The type of yarn used to knit your beanie can signify fall-winter, spring and summer.  Use wool blends for fall/winter, cotton blends or microspun fibers for spring and summer.  A beanie for spring AND summer is on my knitting projects list, which is already tooooo long – oh well!

rachel_beanie

(Model: Rachel Bechtal)

Click here for the Cecily Beanie pattern.  Let me know if the link no longer works, and I’ll email it to you.   Happy knitting!:-)

rhinestones star-pearl-buttonsmother-of-pearl-buttons

Mr. Frosty pattern

Mr. Frosty

Experience level: Beginnermr-frosty

Finished measuremnt: approximately 11 inches high, including hat

Materials:

  • worsted weight yarn of the following colors – white, scarlet, grey, and small amount of black for the eyes.  Of course, you can use any colors you want…I used buttons for the eyes and mouth instead of yarn.
  • Size 8 (5mm) needles or size needed to obtain gauge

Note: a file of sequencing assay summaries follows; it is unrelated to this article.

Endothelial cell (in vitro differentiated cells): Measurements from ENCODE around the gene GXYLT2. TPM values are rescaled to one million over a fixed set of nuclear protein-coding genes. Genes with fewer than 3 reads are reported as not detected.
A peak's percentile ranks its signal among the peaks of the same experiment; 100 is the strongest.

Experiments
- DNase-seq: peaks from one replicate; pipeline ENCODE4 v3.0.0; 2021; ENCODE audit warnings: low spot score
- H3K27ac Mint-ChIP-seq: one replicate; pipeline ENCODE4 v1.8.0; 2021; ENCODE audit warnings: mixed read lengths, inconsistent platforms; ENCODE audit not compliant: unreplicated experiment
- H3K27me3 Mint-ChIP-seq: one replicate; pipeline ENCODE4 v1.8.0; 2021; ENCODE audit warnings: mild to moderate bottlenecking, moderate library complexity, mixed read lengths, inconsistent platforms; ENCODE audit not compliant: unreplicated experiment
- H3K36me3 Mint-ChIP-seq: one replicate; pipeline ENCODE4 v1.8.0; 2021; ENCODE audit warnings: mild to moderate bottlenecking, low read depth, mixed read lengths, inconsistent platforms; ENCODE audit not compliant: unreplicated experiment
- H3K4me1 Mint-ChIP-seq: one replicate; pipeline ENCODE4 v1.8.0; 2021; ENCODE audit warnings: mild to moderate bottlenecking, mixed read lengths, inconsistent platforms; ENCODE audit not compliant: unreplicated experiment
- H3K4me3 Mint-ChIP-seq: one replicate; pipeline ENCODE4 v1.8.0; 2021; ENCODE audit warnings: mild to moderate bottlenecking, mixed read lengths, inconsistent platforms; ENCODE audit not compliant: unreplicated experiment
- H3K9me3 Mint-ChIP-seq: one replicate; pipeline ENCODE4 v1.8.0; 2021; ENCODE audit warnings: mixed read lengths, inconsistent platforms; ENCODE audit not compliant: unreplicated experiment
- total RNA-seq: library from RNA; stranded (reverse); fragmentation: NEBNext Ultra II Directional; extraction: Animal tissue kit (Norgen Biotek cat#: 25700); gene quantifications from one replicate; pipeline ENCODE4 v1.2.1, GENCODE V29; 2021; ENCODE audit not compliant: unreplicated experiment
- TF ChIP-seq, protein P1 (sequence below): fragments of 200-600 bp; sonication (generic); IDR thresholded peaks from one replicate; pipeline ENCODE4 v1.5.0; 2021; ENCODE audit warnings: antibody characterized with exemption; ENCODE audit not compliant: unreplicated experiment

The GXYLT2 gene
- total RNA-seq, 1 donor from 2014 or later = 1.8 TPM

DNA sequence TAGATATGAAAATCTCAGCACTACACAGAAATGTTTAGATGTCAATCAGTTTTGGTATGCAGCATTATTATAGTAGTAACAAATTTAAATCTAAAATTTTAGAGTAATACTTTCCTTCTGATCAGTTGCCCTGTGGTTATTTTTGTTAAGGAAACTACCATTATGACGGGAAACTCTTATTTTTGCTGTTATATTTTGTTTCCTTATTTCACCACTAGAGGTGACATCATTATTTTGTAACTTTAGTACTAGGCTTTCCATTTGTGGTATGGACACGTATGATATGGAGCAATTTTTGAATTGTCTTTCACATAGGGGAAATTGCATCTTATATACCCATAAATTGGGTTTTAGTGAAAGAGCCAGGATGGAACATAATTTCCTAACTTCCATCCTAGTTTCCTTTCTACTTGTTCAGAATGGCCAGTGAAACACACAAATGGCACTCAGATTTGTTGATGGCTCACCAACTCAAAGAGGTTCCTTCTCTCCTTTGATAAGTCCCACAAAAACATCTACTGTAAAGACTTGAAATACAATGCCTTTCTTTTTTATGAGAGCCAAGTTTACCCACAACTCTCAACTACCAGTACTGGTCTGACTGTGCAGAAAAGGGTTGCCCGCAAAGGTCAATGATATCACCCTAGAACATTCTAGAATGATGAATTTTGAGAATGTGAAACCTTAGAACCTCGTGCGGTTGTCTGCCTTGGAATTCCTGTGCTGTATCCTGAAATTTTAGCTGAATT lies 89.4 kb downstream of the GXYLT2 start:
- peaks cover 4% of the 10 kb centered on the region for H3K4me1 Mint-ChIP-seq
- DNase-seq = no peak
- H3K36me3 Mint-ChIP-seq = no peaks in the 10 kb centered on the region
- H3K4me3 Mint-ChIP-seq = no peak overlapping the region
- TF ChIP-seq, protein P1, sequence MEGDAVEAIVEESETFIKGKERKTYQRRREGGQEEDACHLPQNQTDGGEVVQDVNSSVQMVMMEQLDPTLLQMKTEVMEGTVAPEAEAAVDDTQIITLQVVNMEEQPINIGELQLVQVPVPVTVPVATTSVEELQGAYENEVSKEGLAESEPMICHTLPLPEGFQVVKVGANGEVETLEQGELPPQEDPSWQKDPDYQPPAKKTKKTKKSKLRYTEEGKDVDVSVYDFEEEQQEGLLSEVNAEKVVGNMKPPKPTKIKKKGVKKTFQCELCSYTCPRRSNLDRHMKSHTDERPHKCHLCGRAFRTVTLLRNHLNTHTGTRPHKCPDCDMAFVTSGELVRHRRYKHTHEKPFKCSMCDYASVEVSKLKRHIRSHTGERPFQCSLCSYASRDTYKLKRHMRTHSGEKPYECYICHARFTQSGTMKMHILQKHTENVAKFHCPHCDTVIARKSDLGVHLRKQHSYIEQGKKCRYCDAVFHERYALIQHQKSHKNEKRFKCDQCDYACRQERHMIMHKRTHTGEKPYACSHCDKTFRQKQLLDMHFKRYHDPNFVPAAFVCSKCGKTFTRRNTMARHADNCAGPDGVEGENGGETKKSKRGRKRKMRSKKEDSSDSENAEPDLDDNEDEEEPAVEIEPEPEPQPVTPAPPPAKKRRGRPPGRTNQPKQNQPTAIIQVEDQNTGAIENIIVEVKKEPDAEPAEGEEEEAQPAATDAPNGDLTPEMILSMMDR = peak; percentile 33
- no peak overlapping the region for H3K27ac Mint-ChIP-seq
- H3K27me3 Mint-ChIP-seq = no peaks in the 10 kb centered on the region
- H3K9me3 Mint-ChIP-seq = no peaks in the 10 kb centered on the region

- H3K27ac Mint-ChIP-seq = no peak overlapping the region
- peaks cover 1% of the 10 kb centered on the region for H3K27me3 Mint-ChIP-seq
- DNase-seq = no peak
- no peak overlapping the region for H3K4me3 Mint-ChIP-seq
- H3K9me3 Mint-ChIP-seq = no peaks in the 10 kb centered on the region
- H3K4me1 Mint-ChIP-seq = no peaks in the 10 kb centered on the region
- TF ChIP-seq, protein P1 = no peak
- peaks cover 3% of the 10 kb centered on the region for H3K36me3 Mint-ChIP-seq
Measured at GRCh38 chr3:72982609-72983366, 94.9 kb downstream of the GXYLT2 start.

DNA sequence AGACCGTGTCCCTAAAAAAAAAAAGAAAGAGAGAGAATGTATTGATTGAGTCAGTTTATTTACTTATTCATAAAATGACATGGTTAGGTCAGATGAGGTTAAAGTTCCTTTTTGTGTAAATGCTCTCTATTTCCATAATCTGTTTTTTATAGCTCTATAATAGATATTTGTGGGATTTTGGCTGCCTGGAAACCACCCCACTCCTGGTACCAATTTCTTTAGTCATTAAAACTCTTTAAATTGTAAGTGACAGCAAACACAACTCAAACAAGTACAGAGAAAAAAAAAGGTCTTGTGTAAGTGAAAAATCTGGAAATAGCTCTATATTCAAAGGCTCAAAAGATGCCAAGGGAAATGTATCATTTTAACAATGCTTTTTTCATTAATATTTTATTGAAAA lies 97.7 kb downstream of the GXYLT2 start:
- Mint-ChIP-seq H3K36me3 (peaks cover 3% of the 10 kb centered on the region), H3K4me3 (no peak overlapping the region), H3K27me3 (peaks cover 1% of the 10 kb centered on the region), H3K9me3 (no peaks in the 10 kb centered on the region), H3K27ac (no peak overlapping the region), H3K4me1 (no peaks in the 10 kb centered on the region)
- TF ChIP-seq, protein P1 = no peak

• Stuffing
  • Tapestry needle

Gauge: 17 stitches = 4 inches/10cm in St st.  The gauge is not ultra important here…remember this is a stuffed toy.

Body: Begin at bottom with white & CO 20 sts

  • Row 1 (RS): [K1, inc] in each st across = 40 sts
  • Row 2 and all rem WS rows: Purl
  • Row 3: Rep Row 1 = 80 sts
  • Row 5-36: Work even in St st (have total of 41 rows at this point)
  • Row 37: *K2, k2tog, rep from * across = 60 sts
  • Row 39: *K1, k2tog, rep from * across = 40 sts
  • Row 41-62: Work even in St st.
  • Row 63: *K2, k2tog, rep from * across = 30 sts
  • Row 65: K1, k2tog, rep from * across = 20 sts
  • Row 66: Purl

Cut yarn leaving a 15 inch end.  Using tapestry needle, thread yarn through rem sts, pull tight, then sew back seam.

Stuff body, gather bottom sts and pull tight; fasten off securely.  Shape body. 

With black yarn, embroider eyes OR sew buttons for eyes.

Hat: With red, CO 44 sts

  • Row 1 – 10: Work in k2, p2 ribbing
  • Row 11 – 32: Beg with a knit row, work even in St st.
  • Row 33 (RS): *K2, k2tog, rep from * across = 33 sts
  • Row 34: Purl
  • Row 35: *K1, k2tog, repr from * across = 22 sts
  • Row 36: Purl